Restore Finale Customizations after Upgrade

Finale 26 is quite a bit faster in graphics performance and stability than 25, and well worth the upgrade, with quantum improvements in management of articulations, particularly.

Whether or not you choose the “replace Finale 25” option in the installer (I didn’t!), assets such as plugins, FinaleScripts, soundmaps, Device Annotation Files, Libraries, ensembles.txt etc. manually need to be copied over to their corresponding places in the new Finale 26 Application Support folders by users with any customizations they’ve added while using 25 and earlier.

Let’s take a closer look…

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How to Work With Large Time Signatures in Dorico Pro 2

🎬  This article is a transcription of one of the excellent tutorial videos posted to the official Dorico YouTube channel.

Dorico Pro 2 introduces support for two conventions for time signatures: the “commercial” larger time signatures used on scoring sessions, and the other for the concert hall. It’s straightforward to show a large time signature centered on every bracket, with three display choices: the traditional bold serif numerals, a narrower version of the traditional numerals, or tall thin sans serif numerals. You can also show time signatures above the staff, with complete control over size, position, and typeface.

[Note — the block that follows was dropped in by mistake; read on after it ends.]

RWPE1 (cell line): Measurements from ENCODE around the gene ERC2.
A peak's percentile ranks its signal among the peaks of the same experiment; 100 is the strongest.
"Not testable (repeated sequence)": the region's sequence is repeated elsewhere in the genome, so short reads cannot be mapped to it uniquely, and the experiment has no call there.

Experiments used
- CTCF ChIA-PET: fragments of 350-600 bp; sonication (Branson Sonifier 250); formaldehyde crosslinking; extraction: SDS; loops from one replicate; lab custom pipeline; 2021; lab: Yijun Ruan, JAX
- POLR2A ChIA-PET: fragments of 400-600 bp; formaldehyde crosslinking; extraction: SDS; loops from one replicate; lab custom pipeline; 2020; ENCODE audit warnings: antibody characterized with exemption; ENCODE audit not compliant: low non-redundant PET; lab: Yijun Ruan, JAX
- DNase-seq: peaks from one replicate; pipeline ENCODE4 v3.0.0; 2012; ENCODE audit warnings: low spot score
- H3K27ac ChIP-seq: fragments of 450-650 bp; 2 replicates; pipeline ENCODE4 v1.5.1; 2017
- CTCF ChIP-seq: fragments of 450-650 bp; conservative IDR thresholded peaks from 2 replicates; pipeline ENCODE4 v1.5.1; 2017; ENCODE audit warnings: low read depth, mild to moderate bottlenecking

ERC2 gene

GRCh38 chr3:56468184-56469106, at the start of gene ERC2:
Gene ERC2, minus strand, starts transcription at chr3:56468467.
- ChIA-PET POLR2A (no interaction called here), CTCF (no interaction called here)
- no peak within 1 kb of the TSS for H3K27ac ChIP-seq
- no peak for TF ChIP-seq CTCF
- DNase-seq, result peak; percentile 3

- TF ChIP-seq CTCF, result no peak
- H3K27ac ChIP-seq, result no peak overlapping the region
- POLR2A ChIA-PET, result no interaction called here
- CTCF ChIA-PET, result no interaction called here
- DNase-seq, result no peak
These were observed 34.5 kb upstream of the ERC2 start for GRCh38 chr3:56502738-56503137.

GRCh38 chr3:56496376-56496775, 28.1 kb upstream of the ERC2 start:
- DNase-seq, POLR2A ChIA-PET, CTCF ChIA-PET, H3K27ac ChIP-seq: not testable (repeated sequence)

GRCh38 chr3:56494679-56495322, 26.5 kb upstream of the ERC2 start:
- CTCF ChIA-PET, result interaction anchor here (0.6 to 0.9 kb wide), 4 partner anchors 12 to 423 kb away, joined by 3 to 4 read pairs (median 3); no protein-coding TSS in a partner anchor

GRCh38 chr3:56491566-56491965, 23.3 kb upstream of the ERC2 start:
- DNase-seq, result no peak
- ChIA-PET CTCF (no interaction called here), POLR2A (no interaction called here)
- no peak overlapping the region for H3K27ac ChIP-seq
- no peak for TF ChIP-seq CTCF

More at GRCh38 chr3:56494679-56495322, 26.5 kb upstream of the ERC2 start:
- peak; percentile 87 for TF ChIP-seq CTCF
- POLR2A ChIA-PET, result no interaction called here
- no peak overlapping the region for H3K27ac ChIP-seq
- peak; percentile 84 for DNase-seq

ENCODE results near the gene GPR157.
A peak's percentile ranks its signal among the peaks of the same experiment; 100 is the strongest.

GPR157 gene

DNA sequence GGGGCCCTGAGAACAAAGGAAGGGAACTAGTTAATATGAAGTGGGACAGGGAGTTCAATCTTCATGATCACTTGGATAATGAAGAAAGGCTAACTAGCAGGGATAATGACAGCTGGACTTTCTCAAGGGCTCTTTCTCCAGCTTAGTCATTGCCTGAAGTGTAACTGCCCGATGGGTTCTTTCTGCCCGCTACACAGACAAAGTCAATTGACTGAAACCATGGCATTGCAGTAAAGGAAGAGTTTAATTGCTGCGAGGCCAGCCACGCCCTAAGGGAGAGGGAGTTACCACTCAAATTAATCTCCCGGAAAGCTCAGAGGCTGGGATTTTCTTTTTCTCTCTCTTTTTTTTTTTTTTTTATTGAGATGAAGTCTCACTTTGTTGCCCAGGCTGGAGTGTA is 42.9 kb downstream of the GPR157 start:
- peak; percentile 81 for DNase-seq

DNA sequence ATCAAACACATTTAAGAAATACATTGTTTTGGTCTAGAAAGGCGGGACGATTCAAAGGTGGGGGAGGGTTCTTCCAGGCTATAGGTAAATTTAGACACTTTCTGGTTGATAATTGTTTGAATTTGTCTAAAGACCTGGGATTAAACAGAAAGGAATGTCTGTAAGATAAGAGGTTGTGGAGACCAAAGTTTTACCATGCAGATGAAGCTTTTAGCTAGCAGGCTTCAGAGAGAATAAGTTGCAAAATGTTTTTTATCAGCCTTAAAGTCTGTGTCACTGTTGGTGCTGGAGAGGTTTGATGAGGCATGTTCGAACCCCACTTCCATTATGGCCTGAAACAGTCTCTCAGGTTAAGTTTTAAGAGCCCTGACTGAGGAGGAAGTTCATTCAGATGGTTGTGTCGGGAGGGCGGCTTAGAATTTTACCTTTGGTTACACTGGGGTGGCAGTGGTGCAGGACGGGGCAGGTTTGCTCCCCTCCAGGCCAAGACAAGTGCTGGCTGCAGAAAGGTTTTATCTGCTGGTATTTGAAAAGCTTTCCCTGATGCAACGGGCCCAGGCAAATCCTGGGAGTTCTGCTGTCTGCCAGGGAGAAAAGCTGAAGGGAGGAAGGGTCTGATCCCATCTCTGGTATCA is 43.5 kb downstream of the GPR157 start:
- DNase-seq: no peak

Presented here in written form with the kind permission of its creator, Anthony Hughes, this tutorial is titled “How to Work With Large Time Signatures in Dorico Pro 2″…


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Finale version 26 review

MakeMusic’s Finale v26 update was released  today. Their social media teasers over the last few weeks have contained the perfect buzzword for a guy like me: “productivity”.

(If you are new to Finale and anxious to get started,  feel free to skip to the last paragraph of this review. Then, head over to MakeMusic to download the free 30 day trial and check it out for yourself.)

For the rest of us, I’ll cut to the chase: for me, by far the most compelling productivity feature in this upgrade is Finale’s reworked Articulation Tool, so let’s start there.

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Using Virtual Machines (VM) for Legacy Music Notation Software

I recently had to retire my trusty 2007 Macbook due to lack of Dropbox support for OS X Lion (10.7). I ran into an unexpected snag with the Macbook Air I bought to replace it, though: the most current OS X operating systems do not support older versions of Finale, but a number of orchestrators I work with still use Finale 2011 and Sibelius 6.

Fortunately, there is a solution to this dilemma in the form of virtual machines.

A virtual machine (VM) is an emulation of a computer operating system. This operating system could be a different operating system (such as Windows OS running inside the Mac OS) or, in this case, an older version of the same operating system (e.g. two different versions of the OS running on the same computer).

My Macbook Air is now running High Sierra (OS X 10.13), but I have El Capitan (OS X 10.11) installed inside Parallels Desktop to run older software versions of Finale and Sibelius. It was a relatively painless process, though not without a few kinks along the way. I hope my experiences will help others navigate those setbacks. more >> “Using Virtual Machines (VM) for Legacy Music Notation Software”